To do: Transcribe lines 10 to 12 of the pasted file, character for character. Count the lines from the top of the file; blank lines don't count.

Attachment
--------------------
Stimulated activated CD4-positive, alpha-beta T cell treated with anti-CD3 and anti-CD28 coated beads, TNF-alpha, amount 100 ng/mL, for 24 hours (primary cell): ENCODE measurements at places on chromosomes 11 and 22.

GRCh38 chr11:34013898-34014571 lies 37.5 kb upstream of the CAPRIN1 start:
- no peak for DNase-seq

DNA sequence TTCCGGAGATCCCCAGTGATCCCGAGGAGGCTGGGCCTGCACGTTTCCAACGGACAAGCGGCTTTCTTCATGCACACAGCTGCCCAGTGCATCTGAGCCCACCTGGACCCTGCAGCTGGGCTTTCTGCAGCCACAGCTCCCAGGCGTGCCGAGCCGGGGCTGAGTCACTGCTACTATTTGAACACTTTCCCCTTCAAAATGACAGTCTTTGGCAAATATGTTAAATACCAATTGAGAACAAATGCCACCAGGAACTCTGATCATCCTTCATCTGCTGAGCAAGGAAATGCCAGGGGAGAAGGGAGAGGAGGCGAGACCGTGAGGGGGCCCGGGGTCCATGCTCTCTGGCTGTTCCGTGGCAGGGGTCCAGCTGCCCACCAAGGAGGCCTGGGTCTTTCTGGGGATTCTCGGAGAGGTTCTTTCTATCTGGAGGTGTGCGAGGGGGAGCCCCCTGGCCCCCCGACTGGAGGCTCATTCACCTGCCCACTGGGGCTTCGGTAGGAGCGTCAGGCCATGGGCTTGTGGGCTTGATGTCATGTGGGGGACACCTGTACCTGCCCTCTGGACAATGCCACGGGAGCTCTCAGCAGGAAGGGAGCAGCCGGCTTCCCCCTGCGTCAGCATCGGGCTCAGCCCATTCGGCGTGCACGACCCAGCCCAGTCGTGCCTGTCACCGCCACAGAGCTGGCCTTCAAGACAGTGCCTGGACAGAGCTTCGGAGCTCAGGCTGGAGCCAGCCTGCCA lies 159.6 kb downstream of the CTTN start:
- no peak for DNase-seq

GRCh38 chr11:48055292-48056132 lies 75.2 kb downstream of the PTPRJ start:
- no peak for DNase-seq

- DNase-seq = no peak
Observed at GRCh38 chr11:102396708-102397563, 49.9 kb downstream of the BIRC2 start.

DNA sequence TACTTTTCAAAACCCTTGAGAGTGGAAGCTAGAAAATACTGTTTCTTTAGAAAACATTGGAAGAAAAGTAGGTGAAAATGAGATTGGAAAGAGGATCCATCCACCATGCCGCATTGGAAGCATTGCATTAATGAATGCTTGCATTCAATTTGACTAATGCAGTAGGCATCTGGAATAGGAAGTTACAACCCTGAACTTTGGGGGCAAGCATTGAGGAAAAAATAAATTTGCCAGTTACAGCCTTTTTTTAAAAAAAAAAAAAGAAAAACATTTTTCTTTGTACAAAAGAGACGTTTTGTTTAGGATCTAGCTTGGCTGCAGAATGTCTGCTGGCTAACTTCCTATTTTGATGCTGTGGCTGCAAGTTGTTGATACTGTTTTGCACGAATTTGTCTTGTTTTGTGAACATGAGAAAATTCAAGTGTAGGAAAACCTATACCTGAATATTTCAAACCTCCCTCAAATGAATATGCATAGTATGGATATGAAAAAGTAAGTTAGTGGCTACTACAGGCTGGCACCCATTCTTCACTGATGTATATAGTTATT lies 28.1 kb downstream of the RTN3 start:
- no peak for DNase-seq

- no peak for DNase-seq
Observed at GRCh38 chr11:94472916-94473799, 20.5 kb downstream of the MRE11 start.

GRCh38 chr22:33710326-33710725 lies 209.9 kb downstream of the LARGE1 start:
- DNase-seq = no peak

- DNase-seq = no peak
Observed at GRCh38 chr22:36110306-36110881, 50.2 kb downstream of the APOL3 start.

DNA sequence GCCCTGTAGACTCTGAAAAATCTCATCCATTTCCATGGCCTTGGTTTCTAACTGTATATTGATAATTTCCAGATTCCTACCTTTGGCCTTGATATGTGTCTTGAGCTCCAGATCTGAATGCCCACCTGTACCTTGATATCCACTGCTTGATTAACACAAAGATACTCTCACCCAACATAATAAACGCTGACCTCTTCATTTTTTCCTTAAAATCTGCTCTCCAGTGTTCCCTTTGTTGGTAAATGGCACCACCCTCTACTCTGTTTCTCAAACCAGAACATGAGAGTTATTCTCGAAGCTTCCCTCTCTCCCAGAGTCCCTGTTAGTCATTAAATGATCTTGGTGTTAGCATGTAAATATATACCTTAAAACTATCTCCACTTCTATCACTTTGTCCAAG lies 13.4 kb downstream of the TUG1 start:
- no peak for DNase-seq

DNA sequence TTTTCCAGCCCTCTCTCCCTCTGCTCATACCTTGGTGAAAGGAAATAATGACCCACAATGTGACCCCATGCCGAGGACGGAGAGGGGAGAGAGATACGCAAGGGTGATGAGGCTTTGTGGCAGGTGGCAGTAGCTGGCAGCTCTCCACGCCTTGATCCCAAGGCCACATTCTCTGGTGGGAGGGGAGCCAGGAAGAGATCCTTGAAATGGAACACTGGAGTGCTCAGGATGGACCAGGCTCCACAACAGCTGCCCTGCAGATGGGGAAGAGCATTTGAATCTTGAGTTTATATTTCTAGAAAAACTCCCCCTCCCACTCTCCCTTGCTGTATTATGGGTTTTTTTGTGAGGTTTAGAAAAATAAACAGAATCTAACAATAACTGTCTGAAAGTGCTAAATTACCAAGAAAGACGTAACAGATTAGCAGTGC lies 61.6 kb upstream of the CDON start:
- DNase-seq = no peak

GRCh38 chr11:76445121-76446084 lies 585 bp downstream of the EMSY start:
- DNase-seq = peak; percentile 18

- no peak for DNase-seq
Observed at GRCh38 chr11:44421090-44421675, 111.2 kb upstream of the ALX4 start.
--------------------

DNA sequence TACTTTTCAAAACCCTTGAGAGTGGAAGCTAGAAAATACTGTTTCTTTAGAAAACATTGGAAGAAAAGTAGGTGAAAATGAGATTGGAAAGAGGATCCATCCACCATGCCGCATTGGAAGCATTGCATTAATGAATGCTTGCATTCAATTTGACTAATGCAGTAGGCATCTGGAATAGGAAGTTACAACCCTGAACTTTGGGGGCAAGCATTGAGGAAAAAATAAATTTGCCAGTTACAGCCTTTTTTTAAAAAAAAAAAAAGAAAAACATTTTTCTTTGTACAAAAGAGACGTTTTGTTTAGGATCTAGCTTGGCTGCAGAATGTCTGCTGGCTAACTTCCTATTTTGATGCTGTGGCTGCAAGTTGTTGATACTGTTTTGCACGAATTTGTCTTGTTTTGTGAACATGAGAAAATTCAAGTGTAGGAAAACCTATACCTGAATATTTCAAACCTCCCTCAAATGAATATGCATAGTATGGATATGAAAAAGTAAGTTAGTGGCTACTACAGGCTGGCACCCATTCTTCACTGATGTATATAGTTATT lies 28.1 kb downstream of the RTN3 start:
- no peak for DNase-seq

- no peak for DNase-seq